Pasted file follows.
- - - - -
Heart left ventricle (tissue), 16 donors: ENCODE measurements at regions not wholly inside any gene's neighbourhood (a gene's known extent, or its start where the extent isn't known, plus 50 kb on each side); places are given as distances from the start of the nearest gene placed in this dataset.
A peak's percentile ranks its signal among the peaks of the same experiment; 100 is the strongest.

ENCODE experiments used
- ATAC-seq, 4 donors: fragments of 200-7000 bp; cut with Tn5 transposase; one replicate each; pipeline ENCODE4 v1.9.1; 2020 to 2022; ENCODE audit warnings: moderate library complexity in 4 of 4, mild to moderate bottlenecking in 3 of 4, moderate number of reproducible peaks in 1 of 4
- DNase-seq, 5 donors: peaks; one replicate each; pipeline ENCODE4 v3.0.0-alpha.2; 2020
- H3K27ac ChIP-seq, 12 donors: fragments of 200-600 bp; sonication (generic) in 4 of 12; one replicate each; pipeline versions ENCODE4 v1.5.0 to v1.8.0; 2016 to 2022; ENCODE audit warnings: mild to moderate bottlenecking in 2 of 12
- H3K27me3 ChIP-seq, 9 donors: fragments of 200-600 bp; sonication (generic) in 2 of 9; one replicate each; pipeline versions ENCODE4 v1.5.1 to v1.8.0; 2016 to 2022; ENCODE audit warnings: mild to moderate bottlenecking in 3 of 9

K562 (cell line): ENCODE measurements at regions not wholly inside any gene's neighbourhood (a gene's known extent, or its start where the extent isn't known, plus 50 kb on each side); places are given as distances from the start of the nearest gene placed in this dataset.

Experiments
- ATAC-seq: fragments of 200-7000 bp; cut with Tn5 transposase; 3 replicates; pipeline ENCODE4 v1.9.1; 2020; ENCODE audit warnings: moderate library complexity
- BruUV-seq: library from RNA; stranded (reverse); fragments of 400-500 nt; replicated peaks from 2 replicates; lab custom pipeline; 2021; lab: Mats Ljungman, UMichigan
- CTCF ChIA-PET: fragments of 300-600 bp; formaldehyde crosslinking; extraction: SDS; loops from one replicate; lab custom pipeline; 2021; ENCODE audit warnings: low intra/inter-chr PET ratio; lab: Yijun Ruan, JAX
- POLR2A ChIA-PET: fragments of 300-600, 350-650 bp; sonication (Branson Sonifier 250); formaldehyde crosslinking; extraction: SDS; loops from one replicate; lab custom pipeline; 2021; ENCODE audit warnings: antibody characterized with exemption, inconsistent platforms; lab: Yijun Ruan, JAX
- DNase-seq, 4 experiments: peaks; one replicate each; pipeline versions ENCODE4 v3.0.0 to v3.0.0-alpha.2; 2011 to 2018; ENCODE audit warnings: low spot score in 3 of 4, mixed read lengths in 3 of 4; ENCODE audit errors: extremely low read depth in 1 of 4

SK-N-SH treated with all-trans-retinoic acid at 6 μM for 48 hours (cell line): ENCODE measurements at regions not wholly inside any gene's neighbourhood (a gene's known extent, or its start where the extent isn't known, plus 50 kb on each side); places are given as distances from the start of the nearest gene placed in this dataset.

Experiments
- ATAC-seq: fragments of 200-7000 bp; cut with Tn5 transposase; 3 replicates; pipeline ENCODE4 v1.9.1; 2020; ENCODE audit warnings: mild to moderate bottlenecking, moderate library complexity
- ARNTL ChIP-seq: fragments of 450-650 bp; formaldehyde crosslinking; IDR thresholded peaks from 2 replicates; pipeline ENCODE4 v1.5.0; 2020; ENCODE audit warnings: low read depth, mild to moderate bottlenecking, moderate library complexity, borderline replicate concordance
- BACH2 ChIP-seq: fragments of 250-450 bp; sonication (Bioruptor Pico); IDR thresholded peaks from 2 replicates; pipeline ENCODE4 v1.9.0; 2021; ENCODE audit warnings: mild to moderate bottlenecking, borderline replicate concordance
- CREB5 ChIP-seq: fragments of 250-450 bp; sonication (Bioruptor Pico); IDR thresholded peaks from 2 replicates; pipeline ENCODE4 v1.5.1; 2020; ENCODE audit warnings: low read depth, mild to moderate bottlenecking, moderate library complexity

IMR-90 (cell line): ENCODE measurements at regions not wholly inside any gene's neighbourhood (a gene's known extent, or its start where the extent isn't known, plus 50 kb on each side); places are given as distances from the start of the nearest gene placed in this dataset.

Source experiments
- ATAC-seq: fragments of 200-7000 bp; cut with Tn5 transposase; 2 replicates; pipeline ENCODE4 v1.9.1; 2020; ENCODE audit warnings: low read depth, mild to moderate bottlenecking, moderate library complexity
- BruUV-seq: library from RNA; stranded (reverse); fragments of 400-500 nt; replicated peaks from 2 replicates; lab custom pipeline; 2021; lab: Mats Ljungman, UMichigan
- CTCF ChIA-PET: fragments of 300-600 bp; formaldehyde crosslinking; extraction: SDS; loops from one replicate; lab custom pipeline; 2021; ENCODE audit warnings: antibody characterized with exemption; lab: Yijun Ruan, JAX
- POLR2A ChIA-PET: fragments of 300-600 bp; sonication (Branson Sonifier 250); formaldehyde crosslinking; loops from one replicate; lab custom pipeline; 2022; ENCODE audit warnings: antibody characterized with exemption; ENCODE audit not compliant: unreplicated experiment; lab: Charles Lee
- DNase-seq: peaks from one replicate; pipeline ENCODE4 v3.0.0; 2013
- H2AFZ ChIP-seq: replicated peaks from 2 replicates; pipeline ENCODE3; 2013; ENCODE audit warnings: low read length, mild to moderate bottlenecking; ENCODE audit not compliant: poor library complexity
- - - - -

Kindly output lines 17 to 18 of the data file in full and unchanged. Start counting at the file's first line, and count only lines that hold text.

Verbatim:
- ATAC-seq: fragments of 200-7000 bp; cut with Tn5 transposase; 3 replicates; pipeline ENCODE4 v1.9.1; 2020; ENCODE audit warnings: mild to moderate bottlenecking, moderate library complexity
- ARNTL ChIP-seq: fragments of 450-650 bp; formaldehyde crosslinking; IDR thresholded peaks from 2 replicates; pipeline ENCODE4 v1.5.0; 2020; ENCODE audit warnings: low read depth, mild to moderate bottlenecking, moderate library complexity, borderline replicate concordance